Love and the Lavra

In March I moved to  Kyiv’s Arsenal’na district, between Maidan Nezalezhnosti (Independence Square) and the right bank of the river Dnieper. It is one of the city’s most attractive areas, scattered with lush, sweet-smelling chestnut trees and punctuated by dozens of landmarks.

On a day off from work I spent an hour in Park Slavy, on a mid-May morning that felt more like an attritional November day. The view from the war memorial has always been one of my favourites in Kyiv: it stretches from the steep grass slope that runs into the Dnieper, to the light blue metro trains that slide over the bridge, to the thin yellow strip of beach at Hydropark, to the new office buildings and housing blocks of Livoberezhna, to scruffy Troeshchina and Darnytsya beyond them, to the hazy outline of Lisova on the horizon – the very easternmost edge of the city.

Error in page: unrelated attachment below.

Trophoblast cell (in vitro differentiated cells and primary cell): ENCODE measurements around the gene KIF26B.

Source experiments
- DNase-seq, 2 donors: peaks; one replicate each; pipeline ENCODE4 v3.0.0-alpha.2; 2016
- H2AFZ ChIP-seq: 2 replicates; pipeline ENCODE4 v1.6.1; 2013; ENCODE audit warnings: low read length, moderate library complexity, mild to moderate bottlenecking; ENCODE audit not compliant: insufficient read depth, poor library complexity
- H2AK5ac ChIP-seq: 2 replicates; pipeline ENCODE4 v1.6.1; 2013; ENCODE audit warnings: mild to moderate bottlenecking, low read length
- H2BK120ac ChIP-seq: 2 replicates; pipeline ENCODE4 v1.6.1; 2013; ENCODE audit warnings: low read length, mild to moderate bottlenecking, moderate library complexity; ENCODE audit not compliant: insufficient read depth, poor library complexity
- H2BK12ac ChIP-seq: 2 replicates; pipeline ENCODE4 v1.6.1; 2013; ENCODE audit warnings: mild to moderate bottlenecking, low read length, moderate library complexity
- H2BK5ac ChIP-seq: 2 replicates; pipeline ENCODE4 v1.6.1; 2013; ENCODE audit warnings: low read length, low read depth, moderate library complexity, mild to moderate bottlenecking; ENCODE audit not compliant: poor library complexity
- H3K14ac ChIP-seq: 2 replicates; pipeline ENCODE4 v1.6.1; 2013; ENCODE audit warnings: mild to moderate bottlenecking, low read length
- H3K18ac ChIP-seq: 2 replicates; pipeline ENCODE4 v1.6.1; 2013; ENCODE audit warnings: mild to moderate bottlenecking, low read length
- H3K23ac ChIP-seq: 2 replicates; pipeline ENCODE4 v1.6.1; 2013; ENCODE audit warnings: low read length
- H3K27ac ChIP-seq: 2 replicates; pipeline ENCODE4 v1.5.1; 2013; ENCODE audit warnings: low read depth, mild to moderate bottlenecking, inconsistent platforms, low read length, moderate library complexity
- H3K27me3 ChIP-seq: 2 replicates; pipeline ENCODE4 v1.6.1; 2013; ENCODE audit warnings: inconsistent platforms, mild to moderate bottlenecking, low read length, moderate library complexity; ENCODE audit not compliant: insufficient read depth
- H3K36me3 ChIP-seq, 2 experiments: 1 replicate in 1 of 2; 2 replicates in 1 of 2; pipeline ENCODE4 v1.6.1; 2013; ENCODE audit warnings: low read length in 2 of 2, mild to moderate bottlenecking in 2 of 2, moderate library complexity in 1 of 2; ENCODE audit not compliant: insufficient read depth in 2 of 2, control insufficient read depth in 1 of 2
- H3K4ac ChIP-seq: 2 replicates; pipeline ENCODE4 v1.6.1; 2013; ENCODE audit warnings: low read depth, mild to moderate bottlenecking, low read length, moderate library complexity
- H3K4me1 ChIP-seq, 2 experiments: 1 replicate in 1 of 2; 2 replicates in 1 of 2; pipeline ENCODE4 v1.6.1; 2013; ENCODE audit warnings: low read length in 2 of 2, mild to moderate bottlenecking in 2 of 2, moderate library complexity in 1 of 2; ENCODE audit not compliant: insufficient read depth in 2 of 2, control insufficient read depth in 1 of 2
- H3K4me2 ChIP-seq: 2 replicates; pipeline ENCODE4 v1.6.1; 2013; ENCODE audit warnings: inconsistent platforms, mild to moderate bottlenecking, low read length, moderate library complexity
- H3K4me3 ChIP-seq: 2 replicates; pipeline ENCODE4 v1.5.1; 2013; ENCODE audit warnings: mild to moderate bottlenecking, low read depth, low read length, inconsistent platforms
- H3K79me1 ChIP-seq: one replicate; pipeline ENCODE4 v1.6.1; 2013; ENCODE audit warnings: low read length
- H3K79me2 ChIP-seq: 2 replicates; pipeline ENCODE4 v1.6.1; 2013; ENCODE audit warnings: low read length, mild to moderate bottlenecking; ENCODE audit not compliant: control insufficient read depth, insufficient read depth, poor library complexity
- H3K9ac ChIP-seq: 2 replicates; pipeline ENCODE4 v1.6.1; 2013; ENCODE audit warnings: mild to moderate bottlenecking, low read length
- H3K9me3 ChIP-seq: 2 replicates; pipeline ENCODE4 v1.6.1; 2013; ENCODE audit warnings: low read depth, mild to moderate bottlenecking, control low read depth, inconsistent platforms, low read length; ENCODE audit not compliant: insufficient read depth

As I sat on a bench not far from the hotel Salyut, I spotted a wedding party below. It is a Ukrainian tradition for the bride and groom to be photographed in front of their city’s landmarks on their wedding day, and the couple were making their way from the Lavra to rest in one of the pagodas by the edge of the river. I couldn’t resist the urge to spy on them, and in doing so took the photograph below, a memento of another happy memory in Arsenal’na.

A couple get married in the grounds of the Kievo-Pecherska Lavra, Kyiv, Ukraine.

A couple get married in the grounds of the Kievo-Pecherska Lavra, Kyiv, Ukraine.

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